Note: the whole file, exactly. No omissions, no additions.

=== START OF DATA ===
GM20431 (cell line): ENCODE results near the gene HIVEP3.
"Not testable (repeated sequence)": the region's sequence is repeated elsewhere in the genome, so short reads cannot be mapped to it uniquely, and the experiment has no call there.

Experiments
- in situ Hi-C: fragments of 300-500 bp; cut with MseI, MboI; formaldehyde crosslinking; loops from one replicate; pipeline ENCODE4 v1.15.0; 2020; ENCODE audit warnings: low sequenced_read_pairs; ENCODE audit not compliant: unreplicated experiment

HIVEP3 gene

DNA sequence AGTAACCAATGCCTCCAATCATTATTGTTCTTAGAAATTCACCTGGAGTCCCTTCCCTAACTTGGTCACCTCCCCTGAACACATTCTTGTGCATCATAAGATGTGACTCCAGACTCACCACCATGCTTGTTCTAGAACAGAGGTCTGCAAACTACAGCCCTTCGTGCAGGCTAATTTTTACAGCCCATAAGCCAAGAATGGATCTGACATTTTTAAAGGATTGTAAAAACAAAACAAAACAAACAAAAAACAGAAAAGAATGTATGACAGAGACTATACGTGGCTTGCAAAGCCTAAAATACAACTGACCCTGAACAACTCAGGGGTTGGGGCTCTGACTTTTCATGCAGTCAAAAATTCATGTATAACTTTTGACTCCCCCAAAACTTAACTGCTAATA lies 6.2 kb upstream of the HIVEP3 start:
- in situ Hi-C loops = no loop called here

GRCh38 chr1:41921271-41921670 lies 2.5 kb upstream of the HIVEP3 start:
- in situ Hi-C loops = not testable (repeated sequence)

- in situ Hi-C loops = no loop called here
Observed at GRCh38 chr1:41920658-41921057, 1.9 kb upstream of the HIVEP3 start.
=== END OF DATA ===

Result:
GM20431 (cell line): ENCODE results near the gene HIVEP3.
"Not testable (repeated sequence)": the region's sequence is repeated elsewhere in the genome, so short reads cannot be mapped to it uniquely, and the experiment has no call there.

Experiments
- in situ Hi-C: fragments of 300-500 bp; cut with MseI, MboI; formaldehyde crosslinking; loops from one replicate; pipeline ENCODE4 v1.15.0; 2020; ENCODE audit warnings: low sequenced_read_pairs; ENCODE audit not compliant: unreplicated experiment

HIVEP3 gene

DNA sequence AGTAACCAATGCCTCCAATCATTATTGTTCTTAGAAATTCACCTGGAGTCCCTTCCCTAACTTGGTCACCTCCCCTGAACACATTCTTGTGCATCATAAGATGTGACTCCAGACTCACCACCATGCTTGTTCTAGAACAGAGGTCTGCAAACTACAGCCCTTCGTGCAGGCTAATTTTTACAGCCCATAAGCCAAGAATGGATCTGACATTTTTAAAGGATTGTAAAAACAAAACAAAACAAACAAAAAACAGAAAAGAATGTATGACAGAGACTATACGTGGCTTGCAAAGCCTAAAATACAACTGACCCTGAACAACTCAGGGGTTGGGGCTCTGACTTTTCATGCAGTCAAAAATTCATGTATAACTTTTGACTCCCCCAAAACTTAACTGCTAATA lies 6.2 kb upstream of the HIVEP3 start:
- in situ Hi-C loops = no loop called here

GRCh38 chr1:41921271-41921670 lies 2.5 kb upstream of the HIVEP3 start:
- in situ Hi-C loops = not testable (repeated sequence)

- in situ Hi-C loops = no loop called here
Observed at GRCh38 chr1:41920658-41921057, 1.9 kb upstream of the HIVEP3 start.